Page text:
English derivatives like Jamaican patois have not gone far in the world of literary art. The best Indian writers (Naipaul, Vassanji, for instance) have persevered with the British English they have “adapted”.

    The danger of supplanting original English sounds with disparate Filipino dialect sounds will not serve Philippine Literature in English (particularly poetry) well. Can one imagine listening to a Romeo and Juliet line thus in the Filipino English (pronunciation supplied):

    “Et es da Est, an Joolyate es da san,
    Arays pir san, an kell da enbyos mon!”

    (It is the East, and Juliet is the sun,
    Arise fair sun, and kill the envious moon.)

    A dialect in the Southern Philippines offers a sound system (exemplified above) that could mangle the romance out of the Bard’s lines. The dialect does not have the American or British short I sound in “kill”, the th sound can become a “d”, long o sounds become short o’s. etcetera. Disastrous! A graduate student’s thesis could be written about this. Has anybody done that yet?

    There is a long tradition of oral poetry in the Philippines (in almost all of the dialects — Tagalog, Ilocano, Visayan, Pampangan, Pangasinan, Ibaloy, Cebuano, even the indigenous languages of the Igolots, the Ibanags, the Hiligaynons, etc. The energies of this oral poetry could be translated into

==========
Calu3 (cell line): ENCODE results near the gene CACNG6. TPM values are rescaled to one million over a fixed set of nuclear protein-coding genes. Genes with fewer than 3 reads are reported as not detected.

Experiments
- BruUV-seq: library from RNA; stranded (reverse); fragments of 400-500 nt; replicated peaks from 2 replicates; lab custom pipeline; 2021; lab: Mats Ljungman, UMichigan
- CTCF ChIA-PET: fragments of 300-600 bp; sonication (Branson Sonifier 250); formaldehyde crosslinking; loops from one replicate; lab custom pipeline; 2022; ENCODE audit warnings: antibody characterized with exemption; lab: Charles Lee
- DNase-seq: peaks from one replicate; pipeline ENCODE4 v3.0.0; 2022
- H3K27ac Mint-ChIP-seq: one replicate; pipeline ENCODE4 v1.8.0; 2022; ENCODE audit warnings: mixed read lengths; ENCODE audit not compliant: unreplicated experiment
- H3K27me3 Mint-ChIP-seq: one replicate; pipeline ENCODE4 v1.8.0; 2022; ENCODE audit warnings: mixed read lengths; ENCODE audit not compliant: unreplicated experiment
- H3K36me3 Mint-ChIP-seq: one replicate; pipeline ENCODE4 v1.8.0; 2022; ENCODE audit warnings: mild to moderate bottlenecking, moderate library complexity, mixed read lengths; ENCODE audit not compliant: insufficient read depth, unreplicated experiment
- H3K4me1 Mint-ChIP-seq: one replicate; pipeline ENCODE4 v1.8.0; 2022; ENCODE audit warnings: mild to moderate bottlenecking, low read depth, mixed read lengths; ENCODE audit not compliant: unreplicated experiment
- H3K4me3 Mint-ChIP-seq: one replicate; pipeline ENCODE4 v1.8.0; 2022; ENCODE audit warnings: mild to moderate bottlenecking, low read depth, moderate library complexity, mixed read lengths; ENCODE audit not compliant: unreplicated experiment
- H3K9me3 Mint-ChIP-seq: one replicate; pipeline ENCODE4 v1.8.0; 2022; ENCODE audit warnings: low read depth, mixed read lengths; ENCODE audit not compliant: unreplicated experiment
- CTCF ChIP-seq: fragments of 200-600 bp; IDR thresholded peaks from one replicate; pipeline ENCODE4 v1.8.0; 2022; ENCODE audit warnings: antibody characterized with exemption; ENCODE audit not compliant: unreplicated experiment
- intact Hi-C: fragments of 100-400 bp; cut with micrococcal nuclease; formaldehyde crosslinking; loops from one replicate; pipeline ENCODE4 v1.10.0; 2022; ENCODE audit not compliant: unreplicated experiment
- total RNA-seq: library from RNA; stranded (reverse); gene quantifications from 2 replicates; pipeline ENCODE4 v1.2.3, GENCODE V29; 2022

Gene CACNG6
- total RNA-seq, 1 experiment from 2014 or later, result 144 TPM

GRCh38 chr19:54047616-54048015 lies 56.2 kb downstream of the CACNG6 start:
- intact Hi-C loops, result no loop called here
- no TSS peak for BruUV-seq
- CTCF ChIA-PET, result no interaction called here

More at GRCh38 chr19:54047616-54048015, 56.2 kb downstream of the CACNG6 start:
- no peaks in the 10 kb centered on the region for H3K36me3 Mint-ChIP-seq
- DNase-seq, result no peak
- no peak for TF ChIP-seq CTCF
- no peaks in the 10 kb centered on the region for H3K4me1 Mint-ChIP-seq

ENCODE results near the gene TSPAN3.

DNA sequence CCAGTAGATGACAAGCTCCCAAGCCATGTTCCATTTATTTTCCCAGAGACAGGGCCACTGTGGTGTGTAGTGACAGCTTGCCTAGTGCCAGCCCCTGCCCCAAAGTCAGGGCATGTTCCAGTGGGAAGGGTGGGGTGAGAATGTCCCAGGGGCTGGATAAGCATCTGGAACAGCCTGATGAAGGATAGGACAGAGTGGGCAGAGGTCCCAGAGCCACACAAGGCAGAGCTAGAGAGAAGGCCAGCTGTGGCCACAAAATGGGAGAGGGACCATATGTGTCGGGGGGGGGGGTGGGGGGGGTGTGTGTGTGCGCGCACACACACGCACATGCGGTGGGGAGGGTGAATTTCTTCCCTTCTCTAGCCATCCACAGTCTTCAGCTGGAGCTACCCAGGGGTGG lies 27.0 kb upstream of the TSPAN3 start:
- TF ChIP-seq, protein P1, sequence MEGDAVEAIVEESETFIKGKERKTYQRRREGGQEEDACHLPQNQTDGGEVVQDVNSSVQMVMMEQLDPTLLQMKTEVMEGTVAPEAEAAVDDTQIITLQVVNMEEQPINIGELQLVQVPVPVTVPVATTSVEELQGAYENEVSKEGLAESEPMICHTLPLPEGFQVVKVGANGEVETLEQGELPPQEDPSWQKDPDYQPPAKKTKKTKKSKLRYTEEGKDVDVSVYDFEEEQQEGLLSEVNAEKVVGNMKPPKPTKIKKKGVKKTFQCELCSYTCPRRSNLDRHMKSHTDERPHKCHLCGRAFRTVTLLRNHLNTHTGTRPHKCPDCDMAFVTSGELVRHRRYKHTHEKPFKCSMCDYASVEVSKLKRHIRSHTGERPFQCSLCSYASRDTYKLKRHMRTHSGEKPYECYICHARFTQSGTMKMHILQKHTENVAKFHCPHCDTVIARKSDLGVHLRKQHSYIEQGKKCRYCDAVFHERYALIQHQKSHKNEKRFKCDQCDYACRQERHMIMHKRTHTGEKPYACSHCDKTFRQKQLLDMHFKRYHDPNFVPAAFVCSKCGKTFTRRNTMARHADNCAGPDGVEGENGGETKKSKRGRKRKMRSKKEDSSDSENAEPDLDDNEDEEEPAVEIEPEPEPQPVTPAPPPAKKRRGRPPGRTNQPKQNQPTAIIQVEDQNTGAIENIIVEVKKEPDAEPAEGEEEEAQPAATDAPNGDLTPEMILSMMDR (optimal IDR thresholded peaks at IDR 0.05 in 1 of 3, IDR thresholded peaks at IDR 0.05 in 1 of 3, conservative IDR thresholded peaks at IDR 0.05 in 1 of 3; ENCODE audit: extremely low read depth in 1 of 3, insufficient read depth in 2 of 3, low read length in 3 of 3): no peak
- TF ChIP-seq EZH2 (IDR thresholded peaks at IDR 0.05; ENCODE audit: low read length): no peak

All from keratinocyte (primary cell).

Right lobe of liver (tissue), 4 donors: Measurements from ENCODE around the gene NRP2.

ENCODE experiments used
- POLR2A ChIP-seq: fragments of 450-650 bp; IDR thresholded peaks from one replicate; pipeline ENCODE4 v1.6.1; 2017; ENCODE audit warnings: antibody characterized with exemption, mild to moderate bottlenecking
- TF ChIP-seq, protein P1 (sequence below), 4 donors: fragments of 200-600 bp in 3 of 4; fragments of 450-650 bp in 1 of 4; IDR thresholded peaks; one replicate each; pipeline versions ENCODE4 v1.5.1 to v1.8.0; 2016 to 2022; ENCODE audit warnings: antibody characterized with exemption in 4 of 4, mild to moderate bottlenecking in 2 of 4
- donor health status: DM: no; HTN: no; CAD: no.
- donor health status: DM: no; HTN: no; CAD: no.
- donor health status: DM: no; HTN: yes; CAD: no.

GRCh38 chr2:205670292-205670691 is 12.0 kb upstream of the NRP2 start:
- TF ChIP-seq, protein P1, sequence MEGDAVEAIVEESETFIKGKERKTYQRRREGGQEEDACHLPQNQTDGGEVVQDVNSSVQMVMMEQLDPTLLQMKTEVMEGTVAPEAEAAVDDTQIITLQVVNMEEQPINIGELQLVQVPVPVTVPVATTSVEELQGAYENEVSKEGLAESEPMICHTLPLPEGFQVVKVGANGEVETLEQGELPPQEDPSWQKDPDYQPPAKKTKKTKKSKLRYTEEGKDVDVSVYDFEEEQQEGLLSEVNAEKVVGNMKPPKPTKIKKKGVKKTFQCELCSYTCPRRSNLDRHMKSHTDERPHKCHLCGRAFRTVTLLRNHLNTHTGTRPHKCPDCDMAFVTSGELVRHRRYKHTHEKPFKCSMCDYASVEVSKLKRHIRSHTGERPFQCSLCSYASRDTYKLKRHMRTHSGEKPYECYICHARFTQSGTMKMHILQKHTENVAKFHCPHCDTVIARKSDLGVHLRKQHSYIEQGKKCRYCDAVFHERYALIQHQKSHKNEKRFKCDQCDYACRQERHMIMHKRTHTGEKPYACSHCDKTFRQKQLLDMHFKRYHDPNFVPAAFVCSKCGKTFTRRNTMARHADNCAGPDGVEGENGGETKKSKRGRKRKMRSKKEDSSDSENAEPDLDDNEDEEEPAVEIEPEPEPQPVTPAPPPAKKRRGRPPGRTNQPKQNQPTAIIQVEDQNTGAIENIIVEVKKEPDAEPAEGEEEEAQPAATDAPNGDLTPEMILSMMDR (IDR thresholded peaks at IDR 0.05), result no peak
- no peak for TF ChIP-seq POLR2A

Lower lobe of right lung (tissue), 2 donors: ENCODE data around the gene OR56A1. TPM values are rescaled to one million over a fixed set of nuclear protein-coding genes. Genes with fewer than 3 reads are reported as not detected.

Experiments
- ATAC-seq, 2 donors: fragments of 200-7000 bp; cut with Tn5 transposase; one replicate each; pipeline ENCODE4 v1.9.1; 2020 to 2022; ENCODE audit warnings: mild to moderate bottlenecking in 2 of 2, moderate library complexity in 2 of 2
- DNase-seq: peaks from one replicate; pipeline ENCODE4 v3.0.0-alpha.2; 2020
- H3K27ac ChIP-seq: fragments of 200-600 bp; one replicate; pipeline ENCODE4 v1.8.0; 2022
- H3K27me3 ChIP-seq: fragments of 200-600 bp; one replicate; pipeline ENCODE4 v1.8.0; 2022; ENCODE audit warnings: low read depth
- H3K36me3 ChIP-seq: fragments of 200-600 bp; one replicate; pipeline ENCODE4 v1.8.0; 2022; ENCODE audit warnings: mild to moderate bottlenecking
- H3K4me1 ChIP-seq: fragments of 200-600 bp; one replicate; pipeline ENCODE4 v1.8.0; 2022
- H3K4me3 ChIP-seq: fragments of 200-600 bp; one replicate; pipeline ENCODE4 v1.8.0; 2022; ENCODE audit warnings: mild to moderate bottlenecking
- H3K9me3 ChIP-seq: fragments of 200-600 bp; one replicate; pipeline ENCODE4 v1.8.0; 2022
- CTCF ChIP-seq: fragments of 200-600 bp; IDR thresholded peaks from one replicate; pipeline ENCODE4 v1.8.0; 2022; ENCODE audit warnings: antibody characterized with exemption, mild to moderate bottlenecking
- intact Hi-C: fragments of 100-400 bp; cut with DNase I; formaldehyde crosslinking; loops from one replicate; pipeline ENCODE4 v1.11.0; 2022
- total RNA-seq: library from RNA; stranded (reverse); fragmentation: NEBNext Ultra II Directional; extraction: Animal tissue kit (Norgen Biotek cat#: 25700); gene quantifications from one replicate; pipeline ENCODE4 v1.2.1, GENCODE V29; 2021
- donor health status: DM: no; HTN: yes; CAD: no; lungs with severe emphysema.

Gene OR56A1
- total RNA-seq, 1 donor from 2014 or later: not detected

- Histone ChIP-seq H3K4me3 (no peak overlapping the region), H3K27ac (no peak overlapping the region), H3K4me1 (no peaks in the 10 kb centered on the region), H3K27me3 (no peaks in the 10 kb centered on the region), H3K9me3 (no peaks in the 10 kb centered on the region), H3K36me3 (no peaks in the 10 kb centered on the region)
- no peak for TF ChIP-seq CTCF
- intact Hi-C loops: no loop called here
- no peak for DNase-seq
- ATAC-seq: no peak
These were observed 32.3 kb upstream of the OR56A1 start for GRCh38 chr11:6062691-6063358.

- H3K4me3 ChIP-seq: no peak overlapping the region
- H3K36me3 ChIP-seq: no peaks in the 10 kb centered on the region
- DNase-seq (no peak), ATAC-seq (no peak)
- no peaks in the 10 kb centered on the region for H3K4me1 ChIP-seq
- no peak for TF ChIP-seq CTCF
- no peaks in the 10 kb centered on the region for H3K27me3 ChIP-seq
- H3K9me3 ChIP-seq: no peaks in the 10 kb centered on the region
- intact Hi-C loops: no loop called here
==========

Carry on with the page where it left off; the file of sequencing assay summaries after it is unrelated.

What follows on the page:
Pilipino (the national language). By all means, recite Pilipino poetry in Plaza Miranda — Filipino poetry in English may not have the same vigour nor mass appeal. I dread to realize from this distance, and time, that poetry readings in English have been confined to the coteries, the soirees, the mutual-admiration societies of wannabe’s…

    Is it the better part of valour (national honour)at this point to abandon Philippine Writing in English? Or, does it make better sense to improve the use of English since the country has chosen it as its medium of instruction, government, and commerce?–ALBERT B. CASUGA

  5. When we use rhyme as a sound unit to organize poetic meter and stanzaic structure, it could take the form of either masculine or feminine rhyme. The words “men” and “mien” cannot qualify as either. More adventurous versifiers have introduced rhymes like assonance and reverse assonance. “Men” and “mien” might qualify as “reverse assonance” (the former with a short e sound–as in “ken” and the latter with a long e sound as in “keen”). The question is: Was this rhyme purposeful? Did it contribute to “shaping up” the context in which they are being used?

    Oh, if by “visual rhyme” here is a term for structurally-organizing “similar spelling” (or close) in the stanzas, then maybe the sound-that-makes-sense should not be alluded to. Rhyme is a system of sounds primarily.